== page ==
Industry Panel partner organizations created a visual roadmap for youth audiences of the construction pathway process, including work experience, pre-apprenticeship and apprenticeship options.
Since 2016, more than 300 women and people of color have graduated from local partnering pre-apprenticeship providers through regional workforce investment grants.
CWWC developed www.CareersNW.org as an industry messaging platform, approach and materials to raise awareness of existing programs and opportunities.
Increasingly, southwest Washington contractors are partnering with the K-12 system to host paid summer interns.
2. Advance equity and diversity in the construction industry 3. Improve retention of existing apprentices and workers 4. Connect “career changers” to jobs, training and career opportunities in construction The region’s current and future building trends are rapidly increasing the demand for skilled tradespeople. Coupled with the anticipated large-scale retirements from the industry and the need to create opportunities and attract women and more diverse candidates to the construction trades becomes evident. Panel members will guide implementation, plan oversight and evaluation of the results and impacts of plan initiatives. If you would like to know more about the panel and get involved to influence, participate and help to lead this work, please reach out to me. 14 | Kelso Longview Business Connection | November 2021
Construction is one of four key industries of focus in our region. Along with manufacturing, healthcare and technology, careers in construction offer excellent pathways to jobs paying self-sufficient wages with benefits. WSW can assist companies that are struggling to recruit, train or retain workers. Please contact me for a consultation. Darcy Hoffman, director of business services for Workforce Southwest Washington can be reached at dhoffman@workforcesw. org, 360-608-4949.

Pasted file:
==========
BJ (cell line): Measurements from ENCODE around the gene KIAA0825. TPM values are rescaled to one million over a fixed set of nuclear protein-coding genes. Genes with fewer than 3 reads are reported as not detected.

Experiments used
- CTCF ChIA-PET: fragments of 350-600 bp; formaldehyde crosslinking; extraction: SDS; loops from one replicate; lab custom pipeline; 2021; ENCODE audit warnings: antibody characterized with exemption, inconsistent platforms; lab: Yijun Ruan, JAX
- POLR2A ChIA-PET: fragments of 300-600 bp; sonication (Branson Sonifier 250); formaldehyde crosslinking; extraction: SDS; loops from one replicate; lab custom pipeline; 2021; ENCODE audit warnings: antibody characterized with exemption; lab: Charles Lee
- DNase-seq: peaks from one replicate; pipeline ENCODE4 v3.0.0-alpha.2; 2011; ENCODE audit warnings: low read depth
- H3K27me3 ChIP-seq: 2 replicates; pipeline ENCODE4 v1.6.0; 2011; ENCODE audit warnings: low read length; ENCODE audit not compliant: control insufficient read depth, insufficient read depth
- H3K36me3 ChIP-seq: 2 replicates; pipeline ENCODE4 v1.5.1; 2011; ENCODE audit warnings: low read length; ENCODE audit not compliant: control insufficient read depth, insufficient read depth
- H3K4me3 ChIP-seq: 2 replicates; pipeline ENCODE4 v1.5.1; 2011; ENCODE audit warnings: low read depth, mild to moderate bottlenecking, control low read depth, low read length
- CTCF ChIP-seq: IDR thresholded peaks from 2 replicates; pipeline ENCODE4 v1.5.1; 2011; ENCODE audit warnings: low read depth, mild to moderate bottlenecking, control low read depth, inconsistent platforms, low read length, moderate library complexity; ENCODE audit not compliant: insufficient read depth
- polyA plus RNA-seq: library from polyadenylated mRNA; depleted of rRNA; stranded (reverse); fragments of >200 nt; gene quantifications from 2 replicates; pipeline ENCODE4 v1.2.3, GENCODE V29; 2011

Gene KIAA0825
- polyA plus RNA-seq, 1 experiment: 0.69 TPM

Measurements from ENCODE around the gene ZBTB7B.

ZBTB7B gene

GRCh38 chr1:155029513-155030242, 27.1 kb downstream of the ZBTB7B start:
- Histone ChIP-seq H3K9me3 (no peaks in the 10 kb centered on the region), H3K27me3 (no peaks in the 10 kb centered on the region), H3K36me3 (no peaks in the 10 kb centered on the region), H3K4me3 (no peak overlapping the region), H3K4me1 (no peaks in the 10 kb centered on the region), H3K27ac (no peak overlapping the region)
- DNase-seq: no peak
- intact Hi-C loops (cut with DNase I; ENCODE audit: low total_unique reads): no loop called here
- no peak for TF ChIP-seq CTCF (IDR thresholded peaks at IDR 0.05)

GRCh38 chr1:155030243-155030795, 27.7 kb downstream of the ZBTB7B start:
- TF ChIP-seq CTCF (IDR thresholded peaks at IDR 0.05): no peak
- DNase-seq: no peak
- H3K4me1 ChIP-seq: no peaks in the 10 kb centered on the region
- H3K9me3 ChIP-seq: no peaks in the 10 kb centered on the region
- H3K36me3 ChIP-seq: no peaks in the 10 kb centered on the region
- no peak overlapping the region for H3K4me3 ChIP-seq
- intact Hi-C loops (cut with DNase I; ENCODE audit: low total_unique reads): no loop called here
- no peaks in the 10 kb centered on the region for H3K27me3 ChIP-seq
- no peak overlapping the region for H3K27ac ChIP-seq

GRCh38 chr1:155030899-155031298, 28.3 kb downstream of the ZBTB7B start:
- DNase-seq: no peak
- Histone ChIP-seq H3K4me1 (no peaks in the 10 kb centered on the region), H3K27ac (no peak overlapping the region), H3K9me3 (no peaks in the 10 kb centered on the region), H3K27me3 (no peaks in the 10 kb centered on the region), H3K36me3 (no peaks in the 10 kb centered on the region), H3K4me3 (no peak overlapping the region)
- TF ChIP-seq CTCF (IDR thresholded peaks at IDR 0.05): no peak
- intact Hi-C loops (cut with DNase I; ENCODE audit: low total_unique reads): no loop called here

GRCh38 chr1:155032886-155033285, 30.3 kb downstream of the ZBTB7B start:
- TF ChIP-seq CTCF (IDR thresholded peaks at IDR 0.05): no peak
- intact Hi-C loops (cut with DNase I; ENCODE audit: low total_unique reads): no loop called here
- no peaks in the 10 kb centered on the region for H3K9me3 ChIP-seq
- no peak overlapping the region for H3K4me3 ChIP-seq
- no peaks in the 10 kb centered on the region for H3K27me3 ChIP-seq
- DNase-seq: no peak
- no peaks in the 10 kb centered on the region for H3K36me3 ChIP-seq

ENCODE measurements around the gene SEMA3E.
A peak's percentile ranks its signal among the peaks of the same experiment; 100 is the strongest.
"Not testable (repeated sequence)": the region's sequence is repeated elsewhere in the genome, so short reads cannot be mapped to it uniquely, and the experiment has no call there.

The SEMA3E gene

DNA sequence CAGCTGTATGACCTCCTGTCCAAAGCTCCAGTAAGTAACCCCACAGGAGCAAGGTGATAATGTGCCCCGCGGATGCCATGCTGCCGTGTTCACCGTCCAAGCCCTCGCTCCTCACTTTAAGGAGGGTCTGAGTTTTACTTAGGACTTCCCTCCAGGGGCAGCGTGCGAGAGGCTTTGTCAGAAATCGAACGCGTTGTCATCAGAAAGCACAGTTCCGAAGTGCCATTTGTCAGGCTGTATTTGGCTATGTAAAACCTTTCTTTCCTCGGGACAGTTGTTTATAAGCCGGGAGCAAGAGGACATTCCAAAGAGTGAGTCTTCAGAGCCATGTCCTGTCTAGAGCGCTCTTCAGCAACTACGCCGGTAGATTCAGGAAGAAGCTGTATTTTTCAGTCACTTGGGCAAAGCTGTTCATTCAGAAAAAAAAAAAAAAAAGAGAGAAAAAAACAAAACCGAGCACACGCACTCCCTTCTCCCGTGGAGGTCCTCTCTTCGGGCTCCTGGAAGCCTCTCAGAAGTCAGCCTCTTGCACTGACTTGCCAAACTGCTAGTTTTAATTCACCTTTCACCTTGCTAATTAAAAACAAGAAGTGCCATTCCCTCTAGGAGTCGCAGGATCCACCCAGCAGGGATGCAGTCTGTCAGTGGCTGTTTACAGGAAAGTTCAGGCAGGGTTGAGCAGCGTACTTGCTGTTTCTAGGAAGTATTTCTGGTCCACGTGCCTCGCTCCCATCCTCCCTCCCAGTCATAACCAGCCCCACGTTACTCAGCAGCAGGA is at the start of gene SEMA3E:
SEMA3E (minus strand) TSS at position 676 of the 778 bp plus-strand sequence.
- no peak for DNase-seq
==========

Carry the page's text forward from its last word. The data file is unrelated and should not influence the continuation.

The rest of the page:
City of Kelso
City of Longview
City Council Position 5
Communication issues or procedural issues?
Mayor's role involves wearing many hats
receive many questions about why it seems that city councils seem to frequently have communication issues? While there is no official answer, I have been pondering this question for the two years I have been on council in the hope to come up with a solution and/or an answer. The City of Kelso’s meeting strictly follow Robert’s Rules of Order as many know, we meet twice a month and while our meeting is in session, we must strictly adhere to Robert’s Rules. Most of our prep work comes prior to our meetings, which means we usually attend our meetings knowing how we will vote with minimal questions asked during the meeting.
hat do you do as mayor?” After nearly two years as mayor of Longview, I still get asked that question. It’s a great question, and the answer partly lies in the way a city’s governing body is structured. There are two different ways a mayor can function depending on how the city is set up.